section of the Vermont report. The Vermont lead report was pseudo science.
--------------------------Original E-mail released 4/25/12----------------------------
Last Friday I became aware that UVM students had been making site visits to Vermont gun ranges. I learned this because an officer of the North Country Sportsmen's Club (NSCS) in Williston encountered three UVM students on the club property.
The students were informed they should have eye and ear protection and they were there without permission. asked what they were doing on the property they related they were there to do a site inspection for a study requested by Chittenden County State Senator "Ginny" Lyons.
The NCSC officer contacted Senator Lyons and it turns out they were doing this site inspection at the instruction of UVM Professor Anthony "Jack" Gierzynski, who is an Internship Director for the UVM Political Science Department.
The study was checking for lead management and was being performed as a research project for the Vermont Legislative Research of the James M. Jeffords Center.
The UVM students impressed the NCSC officer as not having any real working knowledge of firearms or ranges. They also showed up a range without ear or eye protection. The officer related they did not have any writing or recording materials or devices.
The NCSC officer contacted Professor Gierzynski to get access to the completed research report. What he received was what is reportedly a "rough draft" of the study and it is provided as an attachment to this E-mail.
The report is incorporated into a previous study performed about ranges. It was requested by Senator Lyons in an apparent reaction to an April, 2011 article about ranges in Seven Days Magazine.
The original study was lacking in objectivity and the level of the work was quite disappointing for a college of the standing of UVM. This one is no better.
Starting on Page 9 the study reports the UVM students visited four ranges in Vermont. The Bulleye's range, Barre Fish & Game Club, Waterbury-Stowe Club and the North Country Sportsmen's Club in Williston were reviewed in March and April... Apparently, the ranges visited were selected because they had shotgun ranges.
In February, 2007 the Vermont Attorney General and Acting Commissioner of Health issued the report "Get the Lead Out of Vermont" which had three pages dedicated to ranges and specifically targeted skeet and trap ranges.
This raises important questions:
Is it ethical for a faculty academic research leader to dispatch students to private property for data gathering unannounced inspections without the permission or prior knowledge of the property owner?
Given the fact that UVM receives funding support from your taxes, do Vermont taxpayers want to have their tax dollars funding research that is clearly biased and certainly appears to be driven to justify the goal of finding ranges as bad actors?
Do the graduates of UVM want to continue to donate to the college so long as it engages in these type of research projects.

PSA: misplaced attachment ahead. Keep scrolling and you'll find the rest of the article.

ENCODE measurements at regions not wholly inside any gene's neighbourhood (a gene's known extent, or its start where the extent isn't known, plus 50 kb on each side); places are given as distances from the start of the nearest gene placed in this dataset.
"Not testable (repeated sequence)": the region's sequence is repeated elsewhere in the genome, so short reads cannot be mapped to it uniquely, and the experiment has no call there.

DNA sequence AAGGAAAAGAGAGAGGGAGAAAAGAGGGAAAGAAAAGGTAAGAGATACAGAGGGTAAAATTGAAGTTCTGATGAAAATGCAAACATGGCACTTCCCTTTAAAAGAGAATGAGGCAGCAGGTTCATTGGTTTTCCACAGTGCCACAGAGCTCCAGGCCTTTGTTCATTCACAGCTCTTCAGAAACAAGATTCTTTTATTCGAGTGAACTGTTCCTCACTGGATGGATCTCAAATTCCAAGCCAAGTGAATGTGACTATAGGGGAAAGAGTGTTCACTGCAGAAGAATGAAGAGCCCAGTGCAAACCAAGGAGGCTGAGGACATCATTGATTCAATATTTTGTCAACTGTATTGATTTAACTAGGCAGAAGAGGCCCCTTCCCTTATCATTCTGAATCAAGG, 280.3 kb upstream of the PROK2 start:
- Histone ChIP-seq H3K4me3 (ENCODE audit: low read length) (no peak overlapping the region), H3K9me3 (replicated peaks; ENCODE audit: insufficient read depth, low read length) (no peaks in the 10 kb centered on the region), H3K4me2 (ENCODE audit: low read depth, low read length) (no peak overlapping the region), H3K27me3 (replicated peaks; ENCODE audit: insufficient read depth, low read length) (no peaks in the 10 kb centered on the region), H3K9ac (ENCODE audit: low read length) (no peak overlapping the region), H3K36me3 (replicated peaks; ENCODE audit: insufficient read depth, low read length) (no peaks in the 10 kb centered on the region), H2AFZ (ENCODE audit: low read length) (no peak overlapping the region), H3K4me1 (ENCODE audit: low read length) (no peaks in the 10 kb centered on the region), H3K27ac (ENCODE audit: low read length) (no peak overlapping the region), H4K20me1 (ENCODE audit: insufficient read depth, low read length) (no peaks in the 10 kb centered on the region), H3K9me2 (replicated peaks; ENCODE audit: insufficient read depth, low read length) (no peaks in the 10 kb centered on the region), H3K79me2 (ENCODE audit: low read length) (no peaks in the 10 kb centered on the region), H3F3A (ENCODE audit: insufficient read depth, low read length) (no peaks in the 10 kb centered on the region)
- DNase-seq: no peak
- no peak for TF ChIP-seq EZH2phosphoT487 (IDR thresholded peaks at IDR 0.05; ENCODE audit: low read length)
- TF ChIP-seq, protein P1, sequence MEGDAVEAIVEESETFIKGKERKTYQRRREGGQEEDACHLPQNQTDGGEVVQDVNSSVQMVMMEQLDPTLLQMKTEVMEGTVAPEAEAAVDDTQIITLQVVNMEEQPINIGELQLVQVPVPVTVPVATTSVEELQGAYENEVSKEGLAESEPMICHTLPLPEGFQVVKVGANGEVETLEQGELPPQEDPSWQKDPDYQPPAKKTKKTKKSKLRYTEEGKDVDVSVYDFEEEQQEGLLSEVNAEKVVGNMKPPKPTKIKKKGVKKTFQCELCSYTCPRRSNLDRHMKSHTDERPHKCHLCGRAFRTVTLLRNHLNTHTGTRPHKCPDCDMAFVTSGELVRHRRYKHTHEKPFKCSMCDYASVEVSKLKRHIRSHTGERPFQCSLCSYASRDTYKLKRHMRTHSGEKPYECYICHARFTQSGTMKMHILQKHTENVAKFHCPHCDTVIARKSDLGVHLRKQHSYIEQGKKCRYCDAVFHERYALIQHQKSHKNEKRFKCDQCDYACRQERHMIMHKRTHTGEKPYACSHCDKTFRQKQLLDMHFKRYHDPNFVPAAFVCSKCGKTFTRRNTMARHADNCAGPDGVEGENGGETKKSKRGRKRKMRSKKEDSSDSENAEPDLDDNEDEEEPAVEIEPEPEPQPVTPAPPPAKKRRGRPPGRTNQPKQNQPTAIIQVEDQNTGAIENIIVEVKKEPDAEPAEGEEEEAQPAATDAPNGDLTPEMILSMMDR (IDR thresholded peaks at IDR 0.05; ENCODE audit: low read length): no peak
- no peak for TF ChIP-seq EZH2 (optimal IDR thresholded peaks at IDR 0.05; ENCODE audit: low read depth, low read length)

Is it a sound safety practice for UVM students to be dispatched to ranges for a research project without ear and eye protection?
Concerned about this situation? You should be. In Vermont there used to be respect for private property. Apparently clubs and ranges are sufficiently Politically Incorrect to the point that UVM students on a mission for a state senator just show up and traipse all over the property. All in the name of ethical research.
The UVM President's Office is located at 85 South Prospect Street, 344-353 Waterman Building, Burlington, Vermont 05405. Tel. 802-656-3186
As a Richmond resident you may already know our club has been involved in an ongoing legal battle with a few neighbors who don’t like the fact an organization that has been in operation since 1926, long before any of them moved in, is still there.
We are an essential part of Richmond’s recreational outlets for hundreds of residents and added to the town’s quality of life for over 250members in just the last decade.
After multiple hearings with the town boards, 3 court sessions (including Vermont Supreme Court) the issue is coming to a head after 10 years.
All this came about by unsubstantiated testimony in the original 2003 court case. That led the judge to rule we had expanded usage by 2X since enactment of the zoning laws in 1969, and now the town is seeking to require us to cut usage in half, under a zoning “Notice of Violation”. In 1969 we had 2000 members, allowed unlimited guests and operated from dawn to dark, as opposed to 7-800 members now, no guests and reduced hours.
The Town Select Board has apparently approved the hiring of counsel to represent the Town, and its zoning administrator, in the Club’s appeal of the Notice of Violation, to the Town Development Review Board.
If you enjoy the use of the range, archery, ponds, etc. and think this action an injustice, it is critical you come to the Development Review Board at the town hall on Wednesday, April 11th for the 7 pm meeting to show your support. Please make the effort to attend for your own benefit and we are sure all will be respectful as we always have been.
Thank you, and hope to see you there..
HAT Survey Results
Would you support a $10.00 surcharge on each ADULT hunting license sale which MUST be deposited into an escrow account to be used solely for DEER WINTER HABITAT improvement on both public and private lands?